In 1949, the Liberal Party broadcast a dramatised radio serial which was the centrepiece of the Party’s public relations campaign.
Each 15 minute episode, complete with dramatic music and what now sounds like very old-fashioned accents, highlighted a series of issues.
Some are very much of the time, such as communism and Labor’s apparent weakness and ‘socialist’ leanings; rationing; and the role of the British Empire.
Other more perrenial issues include high prices, women’s issues, education and the activities of young people.
The Liberal Party budgeted £2,300 per month for the broadcasts, making the campaign one of the most expensive in relative terms in Australian history
The University of Melbourne Archives has digitised and made available online the unique collection of recordings from the ‘John Henry Austral’ advertising campaign.
The 13 records comprise 22 episodes including the first five episodes broadcast. These records have undergone conservation treatment (see images above) and have been digitised and are available on the University Library’s Digital Repository.
The John Henry Austral program was created by Solomon (Sim) Rubensohn of the Hansen-Rubensohn advertising firm, written by Percy (Pip) Cogger and the character of Austral was performed by Richard Matthews. The episodes began airing in February 1948 and continued through to the election in December 1949.
There were around 200 episodes broadcast on over 80 commercial radio stations throughout Australia.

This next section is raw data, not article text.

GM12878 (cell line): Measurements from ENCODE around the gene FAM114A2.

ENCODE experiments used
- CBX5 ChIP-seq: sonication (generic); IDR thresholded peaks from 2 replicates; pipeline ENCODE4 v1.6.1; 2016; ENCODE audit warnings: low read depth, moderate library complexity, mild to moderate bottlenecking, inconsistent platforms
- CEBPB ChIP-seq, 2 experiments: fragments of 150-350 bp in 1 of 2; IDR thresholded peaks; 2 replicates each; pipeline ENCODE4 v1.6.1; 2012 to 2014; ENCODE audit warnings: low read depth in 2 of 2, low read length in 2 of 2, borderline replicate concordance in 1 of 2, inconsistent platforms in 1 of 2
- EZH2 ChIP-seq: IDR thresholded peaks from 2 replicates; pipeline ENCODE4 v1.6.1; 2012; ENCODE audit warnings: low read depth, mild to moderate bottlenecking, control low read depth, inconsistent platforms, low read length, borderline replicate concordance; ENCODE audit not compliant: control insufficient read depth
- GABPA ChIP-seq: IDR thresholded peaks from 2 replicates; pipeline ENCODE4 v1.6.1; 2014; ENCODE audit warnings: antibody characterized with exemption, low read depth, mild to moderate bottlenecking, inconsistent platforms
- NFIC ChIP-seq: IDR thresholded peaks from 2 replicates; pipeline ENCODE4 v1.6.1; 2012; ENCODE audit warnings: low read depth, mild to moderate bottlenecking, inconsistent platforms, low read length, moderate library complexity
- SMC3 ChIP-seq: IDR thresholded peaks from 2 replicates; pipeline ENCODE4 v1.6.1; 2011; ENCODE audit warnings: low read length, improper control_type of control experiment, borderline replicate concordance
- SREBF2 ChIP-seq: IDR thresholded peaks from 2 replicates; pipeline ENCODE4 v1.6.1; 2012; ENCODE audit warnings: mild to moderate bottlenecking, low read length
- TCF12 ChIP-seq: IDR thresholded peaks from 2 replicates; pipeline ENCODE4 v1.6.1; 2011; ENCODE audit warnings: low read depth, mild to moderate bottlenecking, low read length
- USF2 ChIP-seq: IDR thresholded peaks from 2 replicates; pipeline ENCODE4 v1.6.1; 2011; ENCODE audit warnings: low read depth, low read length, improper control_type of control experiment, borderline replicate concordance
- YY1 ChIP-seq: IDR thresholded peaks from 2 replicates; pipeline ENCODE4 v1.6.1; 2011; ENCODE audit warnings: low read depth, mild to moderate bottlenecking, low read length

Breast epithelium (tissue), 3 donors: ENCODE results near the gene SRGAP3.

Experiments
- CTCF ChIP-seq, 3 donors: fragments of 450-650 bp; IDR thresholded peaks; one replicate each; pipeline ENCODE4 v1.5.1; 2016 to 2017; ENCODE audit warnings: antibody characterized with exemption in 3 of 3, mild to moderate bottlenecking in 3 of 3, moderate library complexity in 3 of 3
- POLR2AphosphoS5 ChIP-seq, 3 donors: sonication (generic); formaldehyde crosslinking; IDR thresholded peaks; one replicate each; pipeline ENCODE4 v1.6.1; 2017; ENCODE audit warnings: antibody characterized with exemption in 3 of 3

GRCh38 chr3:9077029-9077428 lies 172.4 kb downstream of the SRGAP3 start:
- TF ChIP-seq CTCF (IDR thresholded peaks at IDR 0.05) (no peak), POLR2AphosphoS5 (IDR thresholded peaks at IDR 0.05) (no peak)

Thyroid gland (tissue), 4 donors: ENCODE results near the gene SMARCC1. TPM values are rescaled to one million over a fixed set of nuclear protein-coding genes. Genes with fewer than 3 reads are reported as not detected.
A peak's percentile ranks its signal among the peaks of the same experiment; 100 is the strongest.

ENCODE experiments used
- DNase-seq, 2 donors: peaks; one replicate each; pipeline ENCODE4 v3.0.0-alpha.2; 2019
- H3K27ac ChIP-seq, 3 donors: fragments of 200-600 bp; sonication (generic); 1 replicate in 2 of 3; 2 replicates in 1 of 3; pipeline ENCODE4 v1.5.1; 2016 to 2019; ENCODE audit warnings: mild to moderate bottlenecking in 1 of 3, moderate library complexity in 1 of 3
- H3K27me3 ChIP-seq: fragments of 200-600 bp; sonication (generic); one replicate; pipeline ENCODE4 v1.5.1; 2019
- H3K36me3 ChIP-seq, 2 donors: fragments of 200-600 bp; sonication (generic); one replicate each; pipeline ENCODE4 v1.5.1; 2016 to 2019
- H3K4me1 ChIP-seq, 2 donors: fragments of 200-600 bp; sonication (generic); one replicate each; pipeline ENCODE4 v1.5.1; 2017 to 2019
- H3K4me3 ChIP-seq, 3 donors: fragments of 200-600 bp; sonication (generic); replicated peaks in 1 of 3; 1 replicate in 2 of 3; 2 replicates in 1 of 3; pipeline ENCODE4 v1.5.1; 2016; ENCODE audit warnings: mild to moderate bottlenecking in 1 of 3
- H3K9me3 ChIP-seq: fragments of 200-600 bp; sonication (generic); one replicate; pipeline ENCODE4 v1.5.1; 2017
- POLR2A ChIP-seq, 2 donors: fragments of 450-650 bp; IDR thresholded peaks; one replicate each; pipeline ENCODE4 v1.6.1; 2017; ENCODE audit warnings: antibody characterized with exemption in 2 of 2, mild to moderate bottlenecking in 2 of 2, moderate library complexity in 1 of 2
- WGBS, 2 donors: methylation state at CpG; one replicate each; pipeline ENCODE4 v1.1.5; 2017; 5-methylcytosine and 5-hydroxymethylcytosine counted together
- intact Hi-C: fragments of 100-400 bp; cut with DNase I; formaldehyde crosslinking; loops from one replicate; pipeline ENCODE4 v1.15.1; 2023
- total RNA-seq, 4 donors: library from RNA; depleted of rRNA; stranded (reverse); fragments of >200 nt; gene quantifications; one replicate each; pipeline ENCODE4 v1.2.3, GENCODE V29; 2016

The Liberal Party budgeted £2,300 per month for the broadcasts, making the campaign one of the most expensive in relative terms in Australian history.
The program is regarded as significant in the history of Australian political campaigns because of its centralised structure, its format and its apparent success.
Each episode featured the ‘neighbourly but knowledgeable’ John Henry Austral, who, through dramatisations and dialogues with friends and acquaintances, expounded the Liberal vision for Australia and the perceived failings of the federal Labor government.
It is believed that the University of Melbourne Archives holds the only extant copies of the John Henry Austral recordings.
There is a complete set of scripts of the program held at the State Library of NSW (call number Q329.2/15-16) and other information in the National Library of Australia’s RG Casey collection (NLA MS 6150).
Because the program was dramatised, considerable use was made of accents, and music that can only be appreciated in the recordings themselves.
Now these gramophone records have been digitised and the episodes available online, audiences can hear and appreciate what is still regarded as a groundbreaking political campaign in Australian politics.